Common burial

From Wikipedia, the free encyclopedia
Jump to navigation Jump to search

Common burial, also known as mass interment or mass grave, is the burial of several bodies in one collective grave.

Human infants, particularly premature ones, are sometimes given a common burial when they die due to loss of pregnancy, stillbirth, or early infant death. In such cases, one or two caskets are sometimes used to hold all the infants.

Mass graves are an infamous form of common burial, usually used only in cases with larger numbers of bodies, such as genocide or natural disaster.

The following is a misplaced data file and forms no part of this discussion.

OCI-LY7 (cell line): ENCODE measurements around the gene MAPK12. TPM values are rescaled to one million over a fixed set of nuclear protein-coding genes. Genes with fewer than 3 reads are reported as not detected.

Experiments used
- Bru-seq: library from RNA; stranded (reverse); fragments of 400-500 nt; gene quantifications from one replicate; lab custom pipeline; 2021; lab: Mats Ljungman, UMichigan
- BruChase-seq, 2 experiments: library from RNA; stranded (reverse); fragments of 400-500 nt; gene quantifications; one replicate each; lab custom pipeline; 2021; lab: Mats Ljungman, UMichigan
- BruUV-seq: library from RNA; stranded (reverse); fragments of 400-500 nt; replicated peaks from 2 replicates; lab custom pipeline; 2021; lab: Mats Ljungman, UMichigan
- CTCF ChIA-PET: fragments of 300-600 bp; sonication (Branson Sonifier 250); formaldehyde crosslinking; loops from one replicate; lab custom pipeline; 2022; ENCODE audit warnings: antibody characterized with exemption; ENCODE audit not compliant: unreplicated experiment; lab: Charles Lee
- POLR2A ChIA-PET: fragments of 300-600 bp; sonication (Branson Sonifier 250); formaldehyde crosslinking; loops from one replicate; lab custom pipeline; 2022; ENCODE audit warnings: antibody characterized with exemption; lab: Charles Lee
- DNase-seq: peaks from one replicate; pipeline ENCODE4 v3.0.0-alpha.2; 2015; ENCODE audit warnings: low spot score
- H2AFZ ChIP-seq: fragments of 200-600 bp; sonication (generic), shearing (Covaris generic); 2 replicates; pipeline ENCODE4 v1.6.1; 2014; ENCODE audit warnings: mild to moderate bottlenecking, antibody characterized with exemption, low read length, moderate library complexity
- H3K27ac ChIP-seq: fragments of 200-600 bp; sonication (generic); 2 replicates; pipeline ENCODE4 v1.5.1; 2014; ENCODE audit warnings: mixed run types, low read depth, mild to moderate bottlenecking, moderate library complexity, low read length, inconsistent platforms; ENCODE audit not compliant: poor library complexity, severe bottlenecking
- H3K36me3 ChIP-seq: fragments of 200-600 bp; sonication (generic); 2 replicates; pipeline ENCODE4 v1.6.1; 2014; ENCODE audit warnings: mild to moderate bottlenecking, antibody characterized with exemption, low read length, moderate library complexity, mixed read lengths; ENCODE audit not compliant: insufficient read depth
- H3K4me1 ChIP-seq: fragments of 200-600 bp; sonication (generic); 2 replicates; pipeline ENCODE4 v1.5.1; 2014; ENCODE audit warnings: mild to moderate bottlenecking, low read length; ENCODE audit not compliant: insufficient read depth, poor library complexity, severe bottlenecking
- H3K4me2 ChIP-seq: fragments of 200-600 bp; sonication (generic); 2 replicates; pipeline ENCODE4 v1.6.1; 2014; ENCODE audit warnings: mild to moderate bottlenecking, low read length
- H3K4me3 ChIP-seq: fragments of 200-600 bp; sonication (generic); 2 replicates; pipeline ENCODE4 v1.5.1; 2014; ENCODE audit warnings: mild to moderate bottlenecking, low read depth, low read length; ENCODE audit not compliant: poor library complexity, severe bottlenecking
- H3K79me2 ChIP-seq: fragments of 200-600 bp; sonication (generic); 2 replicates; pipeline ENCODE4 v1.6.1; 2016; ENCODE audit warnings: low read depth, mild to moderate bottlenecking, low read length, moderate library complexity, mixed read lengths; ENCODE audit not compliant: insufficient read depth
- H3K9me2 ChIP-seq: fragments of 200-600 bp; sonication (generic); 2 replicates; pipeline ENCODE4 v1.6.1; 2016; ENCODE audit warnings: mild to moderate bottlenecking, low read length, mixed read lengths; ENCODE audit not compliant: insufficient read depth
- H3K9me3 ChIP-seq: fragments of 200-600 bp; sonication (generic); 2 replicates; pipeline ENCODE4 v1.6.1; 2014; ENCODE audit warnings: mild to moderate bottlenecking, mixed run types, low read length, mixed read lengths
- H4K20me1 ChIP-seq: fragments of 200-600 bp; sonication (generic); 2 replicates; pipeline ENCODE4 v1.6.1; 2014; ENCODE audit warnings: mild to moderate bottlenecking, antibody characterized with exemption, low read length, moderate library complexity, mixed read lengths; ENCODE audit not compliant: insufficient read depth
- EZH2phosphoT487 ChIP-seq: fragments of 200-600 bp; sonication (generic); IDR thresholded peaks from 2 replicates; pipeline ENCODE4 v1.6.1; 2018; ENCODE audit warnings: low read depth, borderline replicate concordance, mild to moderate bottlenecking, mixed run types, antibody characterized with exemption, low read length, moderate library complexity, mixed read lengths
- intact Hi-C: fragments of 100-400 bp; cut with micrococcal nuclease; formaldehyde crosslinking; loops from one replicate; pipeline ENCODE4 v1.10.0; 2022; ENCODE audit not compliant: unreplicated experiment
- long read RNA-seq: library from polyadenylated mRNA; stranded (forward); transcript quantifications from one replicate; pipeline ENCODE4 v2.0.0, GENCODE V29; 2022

Retrieved from ""
This content was retrieved from Wikipedia :
This page is based on the copyrighted Wikipedia article "Common burial"; it is used under the Creative Commons Attribution-ShareAlike 3.0 Unported License (CC-BY-SA). You may redistribute it, verbatim or modified, providing that you comply with the terms of the CC-BY-SA